Jul 26, 2012

Orphaned raccoons

Santa Cruz, CA. Three raccoon cubs were orphaned this week when their mother was trapped and taken away. Management of the inn where the raccoon had set up residency, captured the animal using a 'humane' trap and dumped her a few miles up the road.

They thought they were doing the right thing, until they found her babies, and they had no idea they were breaking the law.

Duane and Rebecca responded as part of their Humane Pest Control business. When they arrived, only two cubs were found, despite an extensive search. The youngsters had crawled out of a hole in the wall and were hiding in a patch of English ivy.

You might want to turn the volume down before viewing.

Raccoons are extremely intelligent animals and, as you can see from the video, they are very hard to hold on to - they have loose skin and are known to 'turn around' in their skin.
Originally thought to be related to bears, the raccoon was later placed in its own genus, Procyon (meaning, before-the-dog). 

Sjupp, the pet raccoon of Carl Linnaeus.

The babies were taken to Native Animal Rescue and the inn's maintenance person was instructed to watch out for the remaining cub and the possible return of the mother. If we can, we'll reunite the family, but we fear the mother was killed trying to make it back to her babies.

Relocation of wildlife is prohibited in California, and for good reason. It chances the spread  of disease among wild populations, and relocated animals usually end up dead trying to return home.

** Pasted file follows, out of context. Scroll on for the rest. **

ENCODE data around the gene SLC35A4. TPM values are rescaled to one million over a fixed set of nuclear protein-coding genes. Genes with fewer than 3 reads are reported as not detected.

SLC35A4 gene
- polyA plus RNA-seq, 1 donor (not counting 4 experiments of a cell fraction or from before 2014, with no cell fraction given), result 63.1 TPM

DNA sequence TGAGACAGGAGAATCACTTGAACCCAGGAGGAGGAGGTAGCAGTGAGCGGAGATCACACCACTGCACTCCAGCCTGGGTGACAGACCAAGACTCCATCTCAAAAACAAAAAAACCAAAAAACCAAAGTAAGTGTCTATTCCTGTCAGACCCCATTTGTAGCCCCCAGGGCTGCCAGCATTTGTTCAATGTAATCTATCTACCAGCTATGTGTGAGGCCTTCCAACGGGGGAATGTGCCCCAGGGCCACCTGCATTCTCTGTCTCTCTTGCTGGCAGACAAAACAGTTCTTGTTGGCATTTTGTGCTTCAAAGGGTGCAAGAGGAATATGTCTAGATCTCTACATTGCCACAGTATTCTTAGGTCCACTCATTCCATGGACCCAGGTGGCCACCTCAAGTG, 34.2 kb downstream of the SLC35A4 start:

For those experiencing conflicts with wildlife, the animals may seem like they are the problem, but they're really not - they are a symptom. Treat the problem, and the symptom goes away! That's why t
rapping is never really a sound answer - it doesn't address the problem.

Thankfully, in State of California, anyone wanting to trap wildlife must adhere to specific regulations - even landowners looking to rid their property of pesky animals using a 'humane' box trap.

Included in the regulations is the requirement that the trap be clearly marked with an identifying number provided by the Department of Fish and Game.

There is also a requirement for written authorization from homeowners within 150 yards (that's a football field-and-a-half) of the proposed trap site. This trap placement rule protects pets as well as the neighbors' rights to a say in what happens to surrounding wildlife.

Another, sometimes overlooked condition for trapping 'pest' wildlife, is the need to show cause - there must be proof that the animal is a threat to a person or property. People are not allowed to just indiscriminately trap and kill native animals. 


2nd Chance Critters said...

This information needs to get out to the public!! We would not be so busy if the public were more educated. Very good job that you did.

Anonymous said...

Poor little guys! I hope their mom & any other babies are reunited!!